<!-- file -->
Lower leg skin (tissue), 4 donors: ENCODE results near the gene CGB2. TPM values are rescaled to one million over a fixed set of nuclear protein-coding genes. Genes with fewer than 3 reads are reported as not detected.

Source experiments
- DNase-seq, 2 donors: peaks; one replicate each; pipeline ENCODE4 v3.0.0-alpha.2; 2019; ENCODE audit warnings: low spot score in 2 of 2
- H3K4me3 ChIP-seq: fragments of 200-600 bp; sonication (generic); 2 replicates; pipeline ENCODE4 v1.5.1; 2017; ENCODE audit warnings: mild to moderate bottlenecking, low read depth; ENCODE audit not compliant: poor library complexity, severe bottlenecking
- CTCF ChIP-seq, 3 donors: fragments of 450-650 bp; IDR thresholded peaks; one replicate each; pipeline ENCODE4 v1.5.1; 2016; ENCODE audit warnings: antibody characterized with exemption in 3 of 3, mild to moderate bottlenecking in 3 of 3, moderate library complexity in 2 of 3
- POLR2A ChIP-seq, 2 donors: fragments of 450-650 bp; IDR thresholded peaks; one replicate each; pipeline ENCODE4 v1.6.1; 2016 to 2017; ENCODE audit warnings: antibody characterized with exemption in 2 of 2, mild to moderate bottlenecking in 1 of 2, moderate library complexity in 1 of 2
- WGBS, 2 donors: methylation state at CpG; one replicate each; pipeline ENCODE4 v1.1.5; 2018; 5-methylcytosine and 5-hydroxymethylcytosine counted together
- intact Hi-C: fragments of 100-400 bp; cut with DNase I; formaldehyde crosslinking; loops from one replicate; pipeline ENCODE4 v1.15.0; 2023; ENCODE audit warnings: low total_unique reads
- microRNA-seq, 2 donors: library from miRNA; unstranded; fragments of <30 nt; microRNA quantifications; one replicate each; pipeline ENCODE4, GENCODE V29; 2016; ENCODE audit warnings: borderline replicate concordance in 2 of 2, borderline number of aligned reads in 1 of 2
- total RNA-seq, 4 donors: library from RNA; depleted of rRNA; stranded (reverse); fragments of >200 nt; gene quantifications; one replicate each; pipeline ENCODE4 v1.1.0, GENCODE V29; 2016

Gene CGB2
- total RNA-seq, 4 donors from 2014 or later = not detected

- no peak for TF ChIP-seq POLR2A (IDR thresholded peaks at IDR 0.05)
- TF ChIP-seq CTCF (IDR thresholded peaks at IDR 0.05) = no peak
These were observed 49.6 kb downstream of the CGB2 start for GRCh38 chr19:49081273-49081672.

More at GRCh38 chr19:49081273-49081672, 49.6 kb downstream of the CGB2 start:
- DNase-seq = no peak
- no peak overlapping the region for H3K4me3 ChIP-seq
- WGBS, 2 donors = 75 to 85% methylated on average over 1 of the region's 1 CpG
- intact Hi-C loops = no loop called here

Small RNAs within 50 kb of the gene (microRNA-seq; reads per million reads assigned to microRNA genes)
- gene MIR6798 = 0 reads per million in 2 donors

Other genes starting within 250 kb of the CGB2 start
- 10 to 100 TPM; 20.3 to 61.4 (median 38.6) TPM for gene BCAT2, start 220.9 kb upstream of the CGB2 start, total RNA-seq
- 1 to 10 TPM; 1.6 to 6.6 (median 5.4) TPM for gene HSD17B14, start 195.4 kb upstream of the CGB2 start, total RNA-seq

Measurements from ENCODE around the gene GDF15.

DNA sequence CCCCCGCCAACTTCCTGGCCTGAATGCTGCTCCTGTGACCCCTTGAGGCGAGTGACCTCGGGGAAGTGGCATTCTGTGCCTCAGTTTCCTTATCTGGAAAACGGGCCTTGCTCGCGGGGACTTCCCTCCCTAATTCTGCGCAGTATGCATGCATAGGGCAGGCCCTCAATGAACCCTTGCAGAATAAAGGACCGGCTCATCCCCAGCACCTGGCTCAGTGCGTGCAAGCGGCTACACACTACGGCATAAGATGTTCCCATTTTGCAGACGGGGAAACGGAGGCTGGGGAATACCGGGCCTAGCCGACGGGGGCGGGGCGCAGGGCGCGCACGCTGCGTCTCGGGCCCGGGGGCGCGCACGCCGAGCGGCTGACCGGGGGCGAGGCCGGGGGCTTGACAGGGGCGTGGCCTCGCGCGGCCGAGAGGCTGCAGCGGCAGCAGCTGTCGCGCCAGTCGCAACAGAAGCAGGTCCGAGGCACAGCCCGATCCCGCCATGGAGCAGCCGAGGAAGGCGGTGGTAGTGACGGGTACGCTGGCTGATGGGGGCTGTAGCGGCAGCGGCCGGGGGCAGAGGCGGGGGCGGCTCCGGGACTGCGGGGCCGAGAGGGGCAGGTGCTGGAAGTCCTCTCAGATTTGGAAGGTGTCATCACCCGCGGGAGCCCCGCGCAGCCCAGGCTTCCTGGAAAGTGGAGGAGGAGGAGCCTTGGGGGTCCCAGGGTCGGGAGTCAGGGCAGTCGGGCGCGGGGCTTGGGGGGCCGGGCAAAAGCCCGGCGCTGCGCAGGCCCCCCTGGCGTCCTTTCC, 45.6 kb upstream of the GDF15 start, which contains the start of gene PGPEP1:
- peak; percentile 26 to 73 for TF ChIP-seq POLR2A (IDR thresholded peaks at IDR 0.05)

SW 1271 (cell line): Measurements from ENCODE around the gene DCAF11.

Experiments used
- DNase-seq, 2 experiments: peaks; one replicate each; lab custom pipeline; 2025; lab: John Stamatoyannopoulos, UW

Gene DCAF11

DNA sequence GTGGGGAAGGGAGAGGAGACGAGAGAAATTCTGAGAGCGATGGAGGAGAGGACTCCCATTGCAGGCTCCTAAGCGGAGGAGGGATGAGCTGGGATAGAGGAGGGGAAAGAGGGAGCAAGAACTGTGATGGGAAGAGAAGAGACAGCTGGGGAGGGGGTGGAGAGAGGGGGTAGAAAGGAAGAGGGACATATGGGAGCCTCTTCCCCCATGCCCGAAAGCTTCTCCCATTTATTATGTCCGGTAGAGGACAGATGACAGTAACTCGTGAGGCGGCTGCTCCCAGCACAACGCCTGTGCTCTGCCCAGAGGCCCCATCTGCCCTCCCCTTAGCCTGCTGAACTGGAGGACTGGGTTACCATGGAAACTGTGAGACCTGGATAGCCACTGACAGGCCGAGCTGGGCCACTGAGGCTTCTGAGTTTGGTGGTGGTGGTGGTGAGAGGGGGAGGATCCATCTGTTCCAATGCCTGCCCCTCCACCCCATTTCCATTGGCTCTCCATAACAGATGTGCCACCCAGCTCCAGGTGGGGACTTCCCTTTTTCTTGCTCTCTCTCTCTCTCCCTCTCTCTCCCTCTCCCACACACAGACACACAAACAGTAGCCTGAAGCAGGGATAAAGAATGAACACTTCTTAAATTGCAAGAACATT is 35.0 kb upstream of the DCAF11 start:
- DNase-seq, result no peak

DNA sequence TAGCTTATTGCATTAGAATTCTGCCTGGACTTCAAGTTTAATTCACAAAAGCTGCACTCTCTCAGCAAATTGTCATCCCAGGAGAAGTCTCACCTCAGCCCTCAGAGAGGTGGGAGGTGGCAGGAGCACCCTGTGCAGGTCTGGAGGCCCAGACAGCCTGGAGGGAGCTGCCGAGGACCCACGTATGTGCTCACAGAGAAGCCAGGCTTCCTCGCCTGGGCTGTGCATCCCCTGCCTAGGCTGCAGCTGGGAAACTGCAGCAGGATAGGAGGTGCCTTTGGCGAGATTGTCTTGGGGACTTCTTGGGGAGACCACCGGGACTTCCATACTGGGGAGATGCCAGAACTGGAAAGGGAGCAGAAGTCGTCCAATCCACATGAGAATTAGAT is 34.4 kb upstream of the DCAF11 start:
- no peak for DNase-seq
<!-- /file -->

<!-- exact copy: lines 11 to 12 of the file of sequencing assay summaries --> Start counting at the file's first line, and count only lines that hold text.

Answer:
Gene CGB2
- total RNA-seq, 4 donors from 2014 or later = not detected